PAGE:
|With Unveiled Faces
With Unveiled Faces
Reading: Luke 9:28-36
Introduction: Through an odd confluence of circumstances we are together on a day that has deep Christian roots for multiple reasons. Since the fifth century this has been St. Valentines Day – originally in honor of a priest who was martyred, but quickly linked to cultural celebrations of the month of February as the month for love. This particular Valentines Day, 2010 falls on the Sunday before the ancient Christian practice of Lent begins on Wednesday of this next week. This Sunday is thus also known as Transfiguration Sunday. It is the day that, for centuries, Christians have reflected on that moment in the life of Jesus that for the disciples was like an episode of the television series “Lost.” Three of them got separated from the rest of the pack, had an experience that left them speechless, and only months or years later did they realize they were having a multiverse (as opposed to universe) experience. That is what happens here, isn’t it? Oh, I know the writer Luke doesn’t have the special effects or some theory of quantum physics up his sleeve, but he does have three people standing together (Moses, Elijah, Jesus) whose lives were actually lived hundreds of years apart.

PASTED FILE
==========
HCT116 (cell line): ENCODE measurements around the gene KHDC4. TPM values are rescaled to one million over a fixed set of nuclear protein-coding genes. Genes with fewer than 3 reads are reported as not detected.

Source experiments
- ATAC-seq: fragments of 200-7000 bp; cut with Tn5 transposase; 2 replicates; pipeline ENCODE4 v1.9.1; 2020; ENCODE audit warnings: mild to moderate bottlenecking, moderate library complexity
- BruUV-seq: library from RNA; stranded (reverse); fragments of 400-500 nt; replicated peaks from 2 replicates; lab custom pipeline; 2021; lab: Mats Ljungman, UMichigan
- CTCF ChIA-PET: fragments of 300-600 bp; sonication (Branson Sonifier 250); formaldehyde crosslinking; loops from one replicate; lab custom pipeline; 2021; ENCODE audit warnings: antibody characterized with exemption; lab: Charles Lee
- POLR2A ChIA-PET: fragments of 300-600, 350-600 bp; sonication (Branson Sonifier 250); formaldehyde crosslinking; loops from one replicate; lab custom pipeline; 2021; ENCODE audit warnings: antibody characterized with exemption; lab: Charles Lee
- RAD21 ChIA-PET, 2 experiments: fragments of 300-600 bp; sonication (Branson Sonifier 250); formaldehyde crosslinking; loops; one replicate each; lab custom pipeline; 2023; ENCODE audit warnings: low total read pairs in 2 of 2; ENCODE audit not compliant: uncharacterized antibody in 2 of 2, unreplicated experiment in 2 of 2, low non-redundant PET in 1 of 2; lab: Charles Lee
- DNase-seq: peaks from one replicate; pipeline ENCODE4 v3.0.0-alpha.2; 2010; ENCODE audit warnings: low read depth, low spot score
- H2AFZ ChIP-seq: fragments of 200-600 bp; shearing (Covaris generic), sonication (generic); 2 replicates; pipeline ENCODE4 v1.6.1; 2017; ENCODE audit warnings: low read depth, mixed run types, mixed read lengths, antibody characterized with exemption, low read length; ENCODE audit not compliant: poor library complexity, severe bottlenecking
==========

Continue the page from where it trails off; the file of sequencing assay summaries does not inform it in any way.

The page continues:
As Luke tells this story, it is overloaded with reminders of other moments in human history when Creator God interacted with his creation. First and foremost of course is the imagery of Exodus, for Israel the greatest event in their history. The Exodus named and defined them as a people – the chosen ones of God liberated from bondage, brought to the Mountain of God to worship, to called “My People” by Creator God in Exodus 19, to receive the Law given to Moses on the mountain. The Passover feast became the annual remembrance of liberation and identity, promise and hope for Israel. Luke wants us not to miss any of the allusions to Moses and the Mountain of God in his account of this moment. Remember this scene in Exodus 33 as Moses prepares to ascend the mountain of God a second time to have the Commandments written on tablets of stone. The first time, God interrupted the process and sent Moses back to the people because they had turned from the Lord and built a golden calf and were worshipping the idol. Moses had thrown down the first set of tablets and destroyed them. Now, following the punishment of the people, Moses is about to return to the mountain with fresh tablets. But notice first this exchange in vv. 18ff.